A few different beetle species usually crawl around the round blooms. This morning, I only got a photo of one species, the longhorn beetle. They prefer blooms with inflorescence were they can move gingerly along eating pollen.
banded long-horn beetle
The beetles apparently do multi task, mating and foraging simultaneously. Why waist time. After mating the females lay eggs in dead or decaying wood where the larvae will bore through the wood. Support them at this stage by creating log piles for habitat.
Mason wasps are beneficial insects in the garden. The four toothed mason wasp, often mistaken for the bald faced hornet, helps control leaf rollers, cutworms and other pests by feeding them to their larva. She uses abandoned bumblebees ground nests and hollow plant tubes or branches to make her nest and lay eggs.
|Four toothed mason wasp|
The buttonbush also supports other insects and provides habitat and food for wildlife. I observed several insects skulking around the foliage. Leaf footed bugs are considered pests in most gardens because they have piercing, sucking mouth parts that they use to feed on plant juices from leaves, stems and fruit.
Sadly, Japanese beetles are abundant this year. We are even seeing them on many of our native plants. I don't need to say anymore regarding this pest. Just get out early in the morning with a container of soapy water and drop theses adult beetles in them. It makes one feel better and may make a small difference in their population.
There are small spiders that have deliberately made their webs between the stems of the shrub to catch a butterfly, bee, beetle or fly as they fly from flower to flower. We support spiders in our garden and this is one example of how plants support the ecosystem and cycle of life.
Ants are an important part of the ecosystem as well. They serve as 'ecosystem engineers' (moving soil) and as predators (prey on other animals). They eat a diet rich in proteins and carbohydrates and love sugar. They scurry around to find honeydew (a sugar substance produced by aphids) or get sugars that plants produce.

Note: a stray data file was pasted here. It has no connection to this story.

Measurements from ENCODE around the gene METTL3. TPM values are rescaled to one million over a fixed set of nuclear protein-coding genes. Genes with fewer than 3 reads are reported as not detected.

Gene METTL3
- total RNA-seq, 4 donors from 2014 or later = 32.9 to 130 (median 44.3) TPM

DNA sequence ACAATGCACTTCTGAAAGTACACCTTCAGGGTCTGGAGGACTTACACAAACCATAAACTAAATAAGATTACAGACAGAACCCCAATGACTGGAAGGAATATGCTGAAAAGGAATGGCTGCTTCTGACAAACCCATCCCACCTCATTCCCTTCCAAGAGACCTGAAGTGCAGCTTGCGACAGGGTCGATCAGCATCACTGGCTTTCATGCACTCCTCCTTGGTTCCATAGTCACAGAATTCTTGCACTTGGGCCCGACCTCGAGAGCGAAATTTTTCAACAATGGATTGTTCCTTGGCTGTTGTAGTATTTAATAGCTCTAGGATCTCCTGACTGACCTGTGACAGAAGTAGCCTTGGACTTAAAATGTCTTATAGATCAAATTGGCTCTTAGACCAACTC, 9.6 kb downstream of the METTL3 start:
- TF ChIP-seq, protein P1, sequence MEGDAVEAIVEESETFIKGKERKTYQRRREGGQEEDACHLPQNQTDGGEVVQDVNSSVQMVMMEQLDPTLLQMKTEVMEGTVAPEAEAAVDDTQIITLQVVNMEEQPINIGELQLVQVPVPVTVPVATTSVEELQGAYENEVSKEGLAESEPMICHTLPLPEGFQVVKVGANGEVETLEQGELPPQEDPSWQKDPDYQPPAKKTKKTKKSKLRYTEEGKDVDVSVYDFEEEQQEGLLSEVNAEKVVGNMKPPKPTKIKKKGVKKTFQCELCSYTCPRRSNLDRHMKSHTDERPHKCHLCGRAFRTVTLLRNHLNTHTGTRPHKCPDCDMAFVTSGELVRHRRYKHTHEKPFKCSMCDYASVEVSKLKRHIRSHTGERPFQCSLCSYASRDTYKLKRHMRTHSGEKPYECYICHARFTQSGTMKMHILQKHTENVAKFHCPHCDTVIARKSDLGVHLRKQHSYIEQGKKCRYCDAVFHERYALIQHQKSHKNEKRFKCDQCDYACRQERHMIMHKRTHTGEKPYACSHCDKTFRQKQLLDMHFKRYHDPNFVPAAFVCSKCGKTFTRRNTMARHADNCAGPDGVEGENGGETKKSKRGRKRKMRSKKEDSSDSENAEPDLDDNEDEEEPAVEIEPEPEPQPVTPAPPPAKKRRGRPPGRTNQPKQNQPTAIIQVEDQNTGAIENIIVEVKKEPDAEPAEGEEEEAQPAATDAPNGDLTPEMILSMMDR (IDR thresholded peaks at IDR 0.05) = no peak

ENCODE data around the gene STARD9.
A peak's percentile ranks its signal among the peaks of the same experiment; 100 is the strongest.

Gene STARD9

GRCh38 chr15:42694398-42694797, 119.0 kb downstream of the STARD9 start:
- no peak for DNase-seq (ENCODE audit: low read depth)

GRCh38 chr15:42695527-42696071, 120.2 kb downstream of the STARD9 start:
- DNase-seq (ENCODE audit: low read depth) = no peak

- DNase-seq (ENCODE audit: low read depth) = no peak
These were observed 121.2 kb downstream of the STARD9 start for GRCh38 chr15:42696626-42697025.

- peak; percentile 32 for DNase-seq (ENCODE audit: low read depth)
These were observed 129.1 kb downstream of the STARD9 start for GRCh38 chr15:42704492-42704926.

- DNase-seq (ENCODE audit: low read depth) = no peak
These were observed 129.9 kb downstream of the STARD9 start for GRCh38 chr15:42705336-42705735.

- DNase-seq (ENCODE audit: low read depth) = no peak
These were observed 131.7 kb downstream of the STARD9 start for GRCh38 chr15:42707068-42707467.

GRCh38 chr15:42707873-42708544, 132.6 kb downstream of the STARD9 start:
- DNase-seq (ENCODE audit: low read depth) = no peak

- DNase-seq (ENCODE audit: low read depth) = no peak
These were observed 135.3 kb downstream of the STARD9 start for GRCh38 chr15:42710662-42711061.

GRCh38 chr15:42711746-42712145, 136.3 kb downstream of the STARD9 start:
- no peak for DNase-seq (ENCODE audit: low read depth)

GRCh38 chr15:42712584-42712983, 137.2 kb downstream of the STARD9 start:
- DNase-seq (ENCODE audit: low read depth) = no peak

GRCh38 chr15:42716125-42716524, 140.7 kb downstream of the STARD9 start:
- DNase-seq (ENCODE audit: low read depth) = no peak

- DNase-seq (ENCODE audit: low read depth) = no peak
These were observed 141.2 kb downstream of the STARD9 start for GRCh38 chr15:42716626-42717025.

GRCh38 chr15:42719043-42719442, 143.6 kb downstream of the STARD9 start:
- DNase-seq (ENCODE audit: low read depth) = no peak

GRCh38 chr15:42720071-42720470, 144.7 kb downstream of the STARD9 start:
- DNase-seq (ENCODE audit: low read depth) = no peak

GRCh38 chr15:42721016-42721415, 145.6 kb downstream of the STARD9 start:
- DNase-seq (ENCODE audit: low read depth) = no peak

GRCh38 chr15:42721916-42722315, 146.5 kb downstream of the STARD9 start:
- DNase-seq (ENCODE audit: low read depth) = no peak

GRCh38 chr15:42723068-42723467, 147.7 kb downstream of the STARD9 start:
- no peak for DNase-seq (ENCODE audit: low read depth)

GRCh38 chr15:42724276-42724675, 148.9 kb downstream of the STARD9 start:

Button bush shrubs prefer moist soil conditions in sun to part sun. If you have an area that floods or has shallow standing water this would make an excellent choice. Pruning is only necessary to keep its shape. We limb ours up a little to allow for more planting space underneath and for ease of access while weeding. Despite the glossy leaves this is a deciduous shrub. The limbs provide nice structure in the winter landscape.
Our shrub grows in a flower bed at the bottom of a slope where it benefits from additional water accumulation. It is at the edge of the woods receiving morning and midday sun. Tall hickory, maple and tulip poplar trees shelter it from late afternoon sun exposure.
|Buttonbush (Cephalanthus occidentalis) in landscape|
This selection of insects I have shared is just a small profile of how this plant supports pollinators, insects and the ecosystem. If you have the right conditions I highly recommend at least one buttonbush. You'll be smitten and will spend hours mesmerized by all the activity.